Do you like to push your culinary boundaries? I do. I get excited by new recipes, new ingredients, new cookbooks…you know what I mean. I’ve always loved to cook, but a few years ago it really became a passion. On a whim I entered a local cooking contest and I ended up a finalist. Even though I didn’t win (that year), the contest made me realize how much I enjoyed being creative in the kitchen. It was a time in my life when things were going on that were out of my control, but the power that I felt in my kitchen grounded me. It was like a voice in my head was telling me, “You can do this. Maybe it will be great, maybe it won’t, but who cares? If you screw up dinner, what’s the worst that could happen? You order takeout? So just go for it.” That little voice gave me the confidence and the strength to push through hard times, and take some rewarding culinary risks too.
I spent the year after my first entry into the cooking contest trying a new recipe (almost) every day. I was determined to not cook the same thing twice for a whole year. I pored over my cookbooks and wrote down all the recipes that I had been meaning to try. Instead of being an ephemeral wish list, they became my to do list. I discovered food blogs and was really inspired by all the like-minded foodies out there. Some of the recipes I tried were flops, but some were really great. All of them–the successes and failures alike–taught me something about myself as a cook. After my cooking equivalent of a “big year” I entered the contest again, and this time I won.
While winning certainly felt great (and the trip to New Orleans was a lot of fun), the thrill of competing was really my favorite part. To keep that feeling going I started this food blog a little over a year ago. (I know, I missed my “blogiversary!” I should have made you a cake or something, but it slipped my mind. I offer you steak salad instead.) My most recent culinary adventure was joining a CSA. I thought I was pretty well versed in ingredients, but last week’s offerings in my box–lambsquarters, purslane–have left me a little perplexed but still excited. The lambsquarters ended up in a lentil curry with homemade paneer (which was yummy) and I have plans to add the purslane to my family’s traditional potato salad recipe (we’ll see how that one goes).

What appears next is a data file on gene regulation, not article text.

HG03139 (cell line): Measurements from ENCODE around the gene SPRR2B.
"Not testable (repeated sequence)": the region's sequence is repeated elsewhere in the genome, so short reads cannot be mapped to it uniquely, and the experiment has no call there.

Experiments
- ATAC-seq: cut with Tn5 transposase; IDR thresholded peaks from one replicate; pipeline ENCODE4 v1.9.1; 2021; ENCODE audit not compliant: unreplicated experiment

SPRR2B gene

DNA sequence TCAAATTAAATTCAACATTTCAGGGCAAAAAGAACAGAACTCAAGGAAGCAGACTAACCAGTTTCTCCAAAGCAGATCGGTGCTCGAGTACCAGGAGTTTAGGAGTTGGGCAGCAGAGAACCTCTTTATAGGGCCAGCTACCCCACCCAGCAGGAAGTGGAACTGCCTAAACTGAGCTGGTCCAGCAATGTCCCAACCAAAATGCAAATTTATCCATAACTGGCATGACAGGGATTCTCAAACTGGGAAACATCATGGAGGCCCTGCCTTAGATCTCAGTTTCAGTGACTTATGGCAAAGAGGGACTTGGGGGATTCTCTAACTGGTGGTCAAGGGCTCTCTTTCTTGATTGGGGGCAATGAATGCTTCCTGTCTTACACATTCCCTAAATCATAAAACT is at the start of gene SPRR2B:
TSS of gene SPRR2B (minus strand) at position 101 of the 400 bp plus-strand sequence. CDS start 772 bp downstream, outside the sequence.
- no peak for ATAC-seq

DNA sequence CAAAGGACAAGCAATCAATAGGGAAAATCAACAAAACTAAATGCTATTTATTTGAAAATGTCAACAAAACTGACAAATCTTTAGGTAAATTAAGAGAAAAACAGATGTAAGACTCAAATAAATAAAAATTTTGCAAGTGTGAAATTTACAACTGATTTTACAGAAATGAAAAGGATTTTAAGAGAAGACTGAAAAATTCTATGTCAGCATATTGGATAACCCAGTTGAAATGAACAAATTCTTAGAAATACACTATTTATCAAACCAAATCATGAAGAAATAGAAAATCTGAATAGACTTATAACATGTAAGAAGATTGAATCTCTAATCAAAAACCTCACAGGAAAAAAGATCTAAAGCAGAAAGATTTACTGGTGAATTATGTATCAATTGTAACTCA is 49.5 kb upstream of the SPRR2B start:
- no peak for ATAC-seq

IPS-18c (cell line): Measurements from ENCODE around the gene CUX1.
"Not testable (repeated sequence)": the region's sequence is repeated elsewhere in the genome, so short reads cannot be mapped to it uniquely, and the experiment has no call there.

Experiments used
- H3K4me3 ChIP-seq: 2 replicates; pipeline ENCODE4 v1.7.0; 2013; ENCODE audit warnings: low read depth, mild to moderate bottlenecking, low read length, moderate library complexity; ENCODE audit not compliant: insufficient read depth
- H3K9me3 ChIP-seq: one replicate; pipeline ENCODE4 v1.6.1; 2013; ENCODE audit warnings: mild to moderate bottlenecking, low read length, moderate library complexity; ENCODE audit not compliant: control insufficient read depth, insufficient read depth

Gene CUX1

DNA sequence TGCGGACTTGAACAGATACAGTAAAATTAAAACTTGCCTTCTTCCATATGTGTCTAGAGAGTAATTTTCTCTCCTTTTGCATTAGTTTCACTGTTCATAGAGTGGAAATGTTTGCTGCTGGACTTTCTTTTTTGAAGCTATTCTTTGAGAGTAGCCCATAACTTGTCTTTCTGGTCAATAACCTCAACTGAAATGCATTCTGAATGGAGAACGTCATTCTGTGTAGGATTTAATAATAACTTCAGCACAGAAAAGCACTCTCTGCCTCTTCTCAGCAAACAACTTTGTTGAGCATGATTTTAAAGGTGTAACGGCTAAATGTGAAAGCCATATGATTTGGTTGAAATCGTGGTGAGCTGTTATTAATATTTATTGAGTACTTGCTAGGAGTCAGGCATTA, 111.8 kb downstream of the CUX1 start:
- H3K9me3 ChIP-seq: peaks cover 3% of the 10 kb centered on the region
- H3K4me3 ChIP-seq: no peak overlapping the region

Each week’s CSA box has also brought lots of delicious lettuce, which means getting creative with salads too. The one I’m sharing with you here is nice because you can do all the cooking outside and you end up with a main course, not just a side dish. What has sparked your creativity in the kitchen lately–new ingredients, new cookbooks? Please share in the comments!
Southwestern Steak Salad (adapted from Everyday Food magazine)
- 1 half-sirloin steak (approximately 3/4 pound)
- 1 medium red onion
- 1 teaspoon sauce from a can of chipotle chiles en adobo
- 2 teaspoons lime juice
- 1 teaspoon white wine vinegar
- 3 Tablespoons sour cream
- 3 Tablespoons olive oil (plus extra for grilling the steak & onions)
- 2-3 handfuls spring mix (or other lettuce mix)
- half of an avocado, diced
- 1 small jicama, peeled and cut into matchsticks
- 2 Tablespoons pepitas
- salt & pepper
- Season the steak with salt & pepper. Cut the onion into large rounds and season with salt & pepper. Brush the steak & onion rounds with olive oil. Grill the steak until it is medium-rare (or however you like it). Let the steak rest. Grill the onions until they are soft and slightly charred.
- In a small bowl whisk together the chipotle adobo sauce, lime juice, vinegar, sour cream, and olive oil. Season with salt & pepper.
- Divide the spring mix between two plates. Thinly slice the steak and separate the onions into rings. Divide the steak slices, onion rings, diced avocado, jicama sticks, & pepitas between the two plates. Drizzle each plate with the dressing.